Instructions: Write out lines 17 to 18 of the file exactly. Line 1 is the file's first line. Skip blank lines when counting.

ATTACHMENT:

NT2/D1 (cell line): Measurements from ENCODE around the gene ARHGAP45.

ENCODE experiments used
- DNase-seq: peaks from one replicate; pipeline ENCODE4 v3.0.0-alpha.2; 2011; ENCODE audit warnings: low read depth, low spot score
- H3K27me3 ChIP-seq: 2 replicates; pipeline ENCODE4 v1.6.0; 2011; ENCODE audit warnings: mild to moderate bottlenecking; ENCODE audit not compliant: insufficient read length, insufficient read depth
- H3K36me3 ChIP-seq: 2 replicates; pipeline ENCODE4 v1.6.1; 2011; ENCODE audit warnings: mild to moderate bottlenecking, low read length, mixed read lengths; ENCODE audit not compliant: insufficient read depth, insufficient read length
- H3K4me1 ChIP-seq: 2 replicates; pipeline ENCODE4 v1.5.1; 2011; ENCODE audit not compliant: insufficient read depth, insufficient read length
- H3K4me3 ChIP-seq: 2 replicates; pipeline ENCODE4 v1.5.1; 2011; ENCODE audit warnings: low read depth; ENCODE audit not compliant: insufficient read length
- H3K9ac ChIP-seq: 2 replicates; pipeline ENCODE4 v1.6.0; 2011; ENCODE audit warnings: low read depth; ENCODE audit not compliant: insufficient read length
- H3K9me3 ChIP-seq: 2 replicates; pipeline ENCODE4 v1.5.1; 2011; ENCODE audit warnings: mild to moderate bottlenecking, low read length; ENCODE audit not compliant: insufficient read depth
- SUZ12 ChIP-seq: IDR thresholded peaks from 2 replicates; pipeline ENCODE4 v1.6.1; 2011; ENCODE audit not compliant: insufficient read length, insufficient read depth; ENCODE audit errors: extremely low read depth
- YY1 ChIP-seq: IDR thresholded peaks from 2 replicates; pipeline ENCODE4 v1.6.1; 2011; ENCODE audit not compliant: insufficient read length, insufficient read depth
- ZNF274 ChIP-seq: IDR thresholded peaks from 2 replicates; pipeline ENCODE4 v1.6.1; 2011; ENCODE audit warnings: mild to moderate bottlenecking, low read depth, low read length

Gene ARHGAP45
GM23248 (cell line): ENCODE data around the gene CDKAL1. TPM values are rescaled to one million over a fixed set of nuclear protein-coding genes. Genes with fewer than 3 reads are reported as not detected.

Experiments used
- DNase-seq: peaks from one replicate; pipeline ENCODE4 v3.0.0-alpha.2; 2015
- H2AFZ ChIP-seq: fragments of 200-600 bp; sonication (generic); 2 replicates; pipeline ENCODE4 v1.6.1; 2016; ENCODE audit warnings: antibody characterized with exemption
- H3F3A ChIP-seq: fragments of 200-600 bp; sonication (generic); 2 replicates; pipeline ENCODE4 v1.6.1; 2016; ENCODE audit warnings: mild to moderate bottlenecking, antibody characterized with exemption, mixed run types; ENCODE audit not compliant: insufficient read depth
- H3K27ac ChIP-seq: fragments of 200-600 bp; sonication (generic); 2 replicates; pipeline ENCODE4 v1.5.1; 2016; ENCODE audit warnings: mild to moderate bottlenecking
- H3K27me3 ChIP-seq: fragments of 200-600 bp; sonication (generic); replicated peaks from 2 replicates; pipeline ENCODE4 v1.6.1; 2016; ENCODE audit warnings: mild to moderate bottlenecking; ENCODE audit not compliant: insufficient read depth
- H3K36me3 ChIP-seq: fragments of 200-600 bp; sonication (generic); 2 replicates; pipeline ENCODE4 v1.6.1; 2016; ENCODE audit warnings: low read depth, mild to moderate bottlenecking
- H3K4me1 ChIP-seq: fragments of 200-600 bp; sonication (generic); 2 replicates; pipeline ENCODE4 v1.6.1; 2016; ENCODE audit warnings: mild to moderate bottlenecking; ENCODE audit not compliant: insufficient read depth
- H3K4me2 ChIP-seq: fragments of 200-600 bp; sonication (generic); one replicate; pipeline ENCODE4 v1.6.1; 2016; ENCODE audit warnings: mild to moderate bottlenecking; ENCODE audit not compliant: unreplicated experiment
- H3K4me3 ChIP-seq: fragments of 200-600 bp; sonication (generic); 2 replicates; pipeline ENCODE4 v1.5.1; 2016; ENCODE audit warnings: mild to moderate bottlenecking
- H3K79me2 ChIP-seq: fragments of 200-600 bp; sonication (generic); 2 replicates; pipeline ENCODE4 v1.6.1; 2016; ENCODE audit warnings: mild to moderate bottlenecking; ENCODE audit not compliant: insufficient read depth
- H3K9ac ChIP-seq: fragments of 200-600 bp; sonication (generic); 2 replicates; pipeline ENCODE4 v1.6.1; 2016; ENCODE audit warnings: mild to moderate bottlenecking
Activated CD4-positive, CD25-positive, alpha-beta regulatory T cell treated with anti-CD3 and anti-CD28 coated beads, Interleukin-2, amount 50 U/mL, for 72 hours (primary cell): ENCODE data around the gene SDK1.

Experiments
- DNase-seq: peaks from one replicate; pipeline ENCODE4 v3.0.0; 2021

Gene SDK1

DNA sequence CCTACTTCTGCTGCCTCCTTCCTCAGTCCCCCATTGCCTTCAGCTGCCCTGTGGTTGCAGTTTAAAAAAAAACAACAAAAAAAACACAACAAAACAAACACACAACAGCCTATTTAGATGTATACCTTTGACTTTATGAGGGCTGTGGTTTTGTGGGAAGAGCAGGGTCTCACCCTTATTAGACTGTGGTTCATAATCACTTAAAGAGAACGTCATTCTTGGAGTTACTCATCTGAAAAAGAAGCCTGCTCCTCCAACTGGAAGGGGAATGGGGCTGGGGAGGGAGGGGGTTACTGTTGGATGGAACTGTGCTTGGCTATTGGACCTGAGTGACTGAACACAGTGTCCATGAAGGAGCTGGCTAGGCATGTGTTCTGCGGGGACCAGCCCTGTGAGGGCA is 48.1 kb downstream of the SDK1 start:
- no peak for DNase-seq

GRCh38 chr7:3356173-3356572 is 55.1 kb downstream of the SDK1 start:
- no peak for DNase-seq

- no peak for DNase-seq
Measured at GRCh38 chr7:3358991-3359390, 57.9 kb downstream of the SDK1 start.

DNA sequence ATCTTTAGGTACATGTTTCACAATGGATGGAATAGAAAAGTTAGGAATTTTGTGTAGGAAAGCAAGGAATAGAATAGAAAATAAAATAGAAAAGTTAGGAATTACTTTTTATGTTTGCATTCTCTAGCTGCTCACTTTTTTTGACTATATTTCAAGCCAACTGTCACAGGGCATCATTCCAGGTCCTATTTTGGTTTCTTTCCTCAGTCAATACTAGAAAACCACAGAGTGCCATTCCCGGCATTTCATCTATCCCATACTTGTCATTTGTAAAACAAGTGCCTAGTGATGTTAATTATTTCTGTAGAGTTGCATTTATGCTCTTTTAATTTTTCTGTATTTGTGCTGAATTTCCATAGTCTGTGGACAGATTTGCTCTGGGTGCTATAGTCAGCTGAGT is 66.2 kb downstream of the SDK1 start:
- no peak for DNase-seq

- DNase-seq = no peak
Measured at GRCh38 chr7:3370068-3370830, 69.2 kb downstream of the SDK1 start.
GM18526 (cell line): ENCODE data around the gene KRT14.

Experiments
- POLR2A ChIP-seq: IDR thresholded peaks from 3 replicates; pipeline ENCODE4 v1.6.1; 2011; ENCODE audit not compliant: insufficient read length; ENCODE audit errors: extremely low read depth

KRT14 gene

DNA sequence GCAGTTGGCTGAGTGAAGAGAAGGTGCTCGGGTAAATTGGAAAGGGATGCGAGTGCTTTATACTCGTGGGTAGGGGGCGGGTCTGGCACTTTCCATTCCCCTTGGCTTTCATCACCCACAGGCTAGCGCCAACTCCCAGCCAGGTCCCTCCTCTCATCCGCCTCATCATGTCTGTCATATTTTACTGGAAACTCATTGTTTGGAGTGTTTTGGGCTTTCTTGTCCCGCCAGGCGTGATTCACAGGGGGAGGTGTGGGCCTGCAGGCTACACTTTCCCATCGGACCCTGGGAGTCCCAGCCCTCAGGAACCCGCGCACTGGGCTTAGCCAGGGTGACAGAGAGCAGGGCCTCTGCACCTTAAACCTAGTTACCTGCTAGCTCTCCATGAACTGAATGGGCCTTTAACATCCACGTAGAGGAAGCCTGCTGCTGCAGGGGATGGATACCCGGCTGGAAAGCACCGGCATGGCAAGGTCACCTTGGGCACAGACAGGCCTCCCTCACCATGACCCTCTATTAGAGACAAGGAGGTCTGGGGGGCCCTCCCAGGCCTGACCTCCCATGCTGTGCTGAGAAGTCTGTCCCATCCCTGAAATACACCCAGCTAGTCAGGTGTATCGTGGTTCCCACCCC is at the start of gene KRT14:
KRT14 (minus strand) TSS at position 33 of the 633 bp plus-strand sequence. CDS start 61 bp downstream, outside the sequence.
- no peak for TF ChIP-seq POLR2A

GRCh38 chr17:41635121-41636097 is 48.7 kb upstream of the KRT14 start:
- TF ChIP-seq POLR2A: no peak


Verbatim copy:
- H2AFZ ChIP-seq: fragments of 200-600 bp; sonication (generic); 2 replicates; pipeline ENCODE4 v1.6.1; 2016; ENCODE audit warnings: antibody characterized with exemption
- H3F3A ChIP-seq: fragments of 200-600 bp; sonication (generic); 2 replicates; pipeline ENCODE4 v1.6.1; 2016; ENCODE audit warnings: mild to moderate bottlenecking, antibody characterized with exemption, mixed run types; ENCODE audit not compliant: insufficient read depth